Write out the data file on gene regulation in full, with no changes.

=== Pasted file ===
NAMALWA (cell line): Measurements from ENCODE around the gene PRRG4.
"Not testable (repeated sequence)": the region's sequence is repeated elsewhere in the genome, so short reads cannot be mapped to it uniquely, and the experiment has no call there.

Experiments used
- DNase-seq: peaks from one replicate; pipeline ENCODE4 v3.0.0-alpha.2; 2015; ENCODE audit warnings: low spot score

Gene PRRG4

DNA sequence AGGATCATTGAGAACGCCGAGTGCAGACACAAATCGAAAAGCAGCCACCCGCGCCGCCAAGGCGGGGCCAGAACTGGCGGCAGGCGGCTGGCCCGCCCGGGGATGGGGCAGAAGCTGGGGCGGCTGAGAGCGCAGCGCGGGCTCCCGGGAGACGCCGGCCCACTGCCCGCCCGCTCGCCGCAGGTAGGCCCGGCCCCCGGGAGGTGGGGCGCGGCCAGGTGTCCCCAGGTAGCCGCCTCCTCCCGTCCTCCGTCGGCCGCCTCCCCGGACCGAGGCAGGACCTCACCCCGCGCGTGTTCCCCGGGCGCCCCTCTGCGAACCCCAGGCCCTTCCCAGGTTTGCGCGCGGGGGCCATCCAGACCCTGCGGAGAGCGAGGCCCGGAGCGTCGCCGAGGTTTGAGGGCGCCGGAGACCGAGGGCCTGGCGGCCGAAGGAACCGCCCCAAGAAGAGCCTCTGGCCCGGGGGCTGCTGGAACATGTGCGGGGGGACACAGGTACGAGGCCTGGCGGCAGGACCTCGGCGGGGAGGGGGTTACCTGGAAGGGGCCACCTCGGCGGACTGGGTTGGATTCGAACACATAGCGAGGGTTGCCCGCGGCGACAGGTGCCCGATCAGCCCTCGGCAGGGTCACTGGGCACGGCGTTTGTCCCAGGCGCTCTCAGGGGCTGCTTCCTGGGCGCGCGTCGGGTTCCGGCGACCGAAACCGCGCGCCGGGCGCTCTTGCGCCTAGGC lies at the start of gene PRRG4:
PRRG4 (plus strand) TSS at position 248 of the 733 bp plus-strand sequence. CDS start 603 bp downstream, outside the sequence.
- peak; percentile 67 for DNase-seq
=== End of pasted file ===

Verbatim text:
NAMALWA (cell line): Measurements from ENCODE around the gene PRRG4.
"Not testable (repeated sequence)": the region's sequence is repeated elsewhere in the genome, so short reads cannot be mapped to it uniquely, and the experiment has no call there.

Experiments used
- DNase-seq: peaks from one replicate; pipeline ENCODE4 v3.0.0-alpha.2; 2015; ENCODE audit warnings: low spot score

Gene PRRG4

DNA sequence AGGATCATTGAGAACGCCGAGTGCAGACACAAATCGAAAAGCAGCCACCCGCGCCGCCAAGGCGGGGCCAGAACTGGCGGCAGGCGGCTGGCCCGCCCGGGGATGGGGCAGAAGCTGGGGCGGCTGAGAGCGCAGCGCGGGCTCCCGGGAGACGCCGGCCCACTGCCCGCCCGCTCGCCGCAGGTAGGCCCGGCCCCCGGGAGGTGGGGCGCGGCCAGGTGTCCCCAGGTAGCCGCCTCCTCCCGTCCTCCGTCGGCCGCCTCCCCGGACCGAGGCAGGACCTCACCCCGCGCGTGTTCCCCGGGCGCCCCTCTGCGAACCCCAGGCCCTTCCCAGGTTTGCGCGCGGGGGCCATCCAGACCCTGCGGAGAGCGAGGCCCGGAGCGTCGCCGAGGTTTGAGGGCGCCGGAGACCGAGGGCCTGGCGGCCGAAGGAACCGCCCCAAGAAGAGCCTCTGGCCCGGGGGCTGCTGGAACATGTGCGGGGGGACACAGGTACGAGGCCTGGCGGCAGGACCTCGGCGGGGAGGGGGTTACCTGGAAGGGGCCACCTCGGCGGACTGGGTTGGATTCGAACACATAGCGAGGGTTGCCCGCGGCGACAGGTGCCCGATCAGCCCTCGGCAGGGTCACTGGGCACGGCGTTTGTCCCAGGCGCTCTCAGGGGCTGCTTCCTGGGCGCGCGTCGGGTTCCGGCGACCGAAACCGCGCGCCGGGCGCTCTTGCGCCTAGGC lies at the start of gene PRRG4:
PRRG4 (plus strand) TSS at position 248 of the 733 bp plus-strand sequence. CDS start 603 bp downstream, outside the sequence.
- peak; percentile 67 for DNase-seq